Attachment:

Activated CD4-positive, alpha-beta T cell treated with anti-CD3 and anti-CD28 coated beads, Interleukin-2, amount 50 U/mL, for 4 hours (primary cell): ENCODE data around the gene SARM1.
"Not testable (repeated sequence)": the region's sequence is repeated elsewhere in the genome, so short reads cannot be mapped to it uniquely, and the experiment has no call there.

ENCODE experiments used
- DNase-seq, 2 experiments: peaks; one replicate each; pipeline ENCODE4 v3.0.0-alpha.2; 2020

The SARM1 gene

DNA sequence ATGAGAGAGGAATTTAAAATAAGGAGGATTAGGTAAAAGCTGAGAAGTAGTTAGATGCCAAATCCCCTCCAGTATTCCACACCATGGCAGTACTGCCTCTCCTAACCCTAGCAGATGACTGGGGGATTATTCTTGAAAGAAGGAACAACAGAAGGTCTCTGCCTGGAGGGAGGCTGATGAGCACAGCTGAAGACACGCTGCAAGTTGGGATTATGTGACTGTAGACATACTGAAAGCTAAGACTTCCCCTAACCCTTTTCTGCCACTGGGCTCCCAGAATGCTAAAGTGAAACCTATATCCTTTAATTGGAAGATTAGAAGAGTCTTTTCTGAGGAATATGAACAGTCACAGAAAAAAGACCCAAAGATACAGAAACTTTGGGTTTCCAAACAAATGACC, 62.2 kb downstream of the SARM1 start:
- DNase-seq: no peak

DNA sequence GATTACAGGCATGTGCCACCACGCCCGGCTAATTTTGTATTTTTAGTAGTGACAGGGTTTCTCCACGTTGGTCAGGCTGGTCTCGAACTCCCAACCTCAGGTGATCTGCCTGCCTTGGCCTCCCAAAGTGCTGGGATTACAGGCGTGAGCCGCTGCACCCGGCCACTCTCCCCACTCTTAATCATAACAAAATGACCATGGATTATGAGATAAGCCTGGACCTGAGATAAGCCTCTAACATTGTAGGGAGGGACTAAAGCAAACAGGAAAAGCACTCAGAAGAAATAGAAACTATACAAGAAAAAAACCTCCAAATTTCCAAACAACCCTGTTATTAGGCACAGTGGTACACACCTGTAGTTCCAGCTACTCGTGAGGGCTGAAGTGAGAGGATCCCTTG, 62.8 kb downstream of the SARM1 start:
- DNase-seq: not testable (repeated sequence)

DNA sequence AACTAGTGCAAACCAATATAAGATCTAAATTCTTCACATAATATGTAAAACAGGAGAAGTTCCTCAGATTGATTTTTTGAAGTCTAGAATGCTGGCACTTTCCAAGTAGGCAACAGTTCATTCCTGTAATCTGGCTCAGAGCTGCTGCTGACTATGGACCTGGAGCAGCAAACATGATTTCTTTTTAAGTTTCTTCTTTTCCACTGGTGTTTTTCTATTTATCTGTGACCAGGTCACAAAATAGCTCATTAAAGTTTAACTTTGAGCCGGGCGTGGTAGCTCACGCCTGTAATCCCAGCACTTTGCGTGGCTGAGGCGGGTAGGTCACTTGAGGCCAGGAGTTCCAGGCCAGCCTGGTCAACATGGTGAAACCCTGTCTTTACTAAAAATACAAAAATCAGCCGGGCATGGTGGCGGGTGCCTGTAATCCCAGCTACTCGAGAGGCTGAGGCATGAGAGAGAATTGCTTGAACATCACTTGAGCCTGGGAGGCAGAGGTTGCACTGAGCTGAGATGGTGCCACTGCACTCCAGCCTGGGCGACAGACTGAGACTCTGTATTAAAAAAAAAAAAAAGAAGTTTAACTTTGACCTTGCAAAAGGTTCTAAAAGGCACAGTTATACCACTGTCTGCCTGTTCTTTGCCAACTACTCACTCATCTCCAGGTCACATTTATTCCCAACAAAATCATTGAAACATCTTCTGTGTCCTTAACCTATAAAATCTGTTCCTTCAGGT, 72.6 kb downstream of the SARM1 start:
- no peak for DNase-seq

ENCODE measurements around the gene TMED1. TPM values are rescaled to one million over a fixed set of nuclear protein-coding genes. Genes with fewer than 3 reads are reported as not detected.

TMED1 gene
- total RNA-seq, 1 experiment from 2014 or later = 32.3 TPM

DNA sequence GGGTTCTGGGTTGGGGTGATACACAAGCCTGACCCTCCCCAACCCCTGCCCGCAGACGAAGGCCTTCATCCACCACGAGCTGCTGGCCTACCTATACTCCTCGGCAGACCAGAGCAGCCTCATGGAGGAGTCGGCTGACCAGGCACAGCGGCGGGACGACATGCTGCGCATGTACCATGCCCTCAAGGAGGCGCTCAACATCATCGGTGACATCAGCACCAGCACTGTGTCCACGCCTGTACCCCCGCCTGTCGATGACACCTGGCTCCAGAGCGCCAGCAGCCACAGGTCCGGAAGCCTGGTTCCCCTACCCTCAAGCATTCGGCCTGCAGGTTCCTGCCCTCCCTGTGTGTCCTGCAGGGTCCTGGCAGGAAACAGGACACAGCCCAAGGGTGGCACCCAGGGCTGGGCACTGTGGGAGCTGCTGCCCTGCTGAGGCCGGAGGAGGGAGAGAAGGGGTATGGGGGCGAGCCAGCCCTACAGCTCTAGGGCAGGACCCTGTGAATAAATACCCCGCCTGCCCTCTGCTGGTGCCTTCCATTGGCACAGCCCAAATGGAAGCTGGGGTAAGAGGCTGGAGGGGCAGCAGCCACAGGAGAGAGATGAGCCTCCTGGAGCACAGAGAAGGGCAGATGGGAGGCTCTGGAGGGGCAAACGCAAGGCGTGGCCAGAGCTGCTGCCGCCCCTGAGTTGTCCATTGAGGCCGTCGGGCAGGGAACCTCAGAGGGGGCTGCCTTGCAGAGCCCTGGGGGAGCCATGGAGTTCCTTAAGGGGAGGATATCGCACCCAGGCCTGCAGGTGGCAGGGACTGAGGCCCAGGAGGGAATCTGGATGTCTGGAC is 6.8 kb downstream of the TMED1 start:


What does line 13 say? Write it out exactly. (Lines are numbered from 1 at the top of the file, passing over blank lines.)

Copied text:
TMED1 gene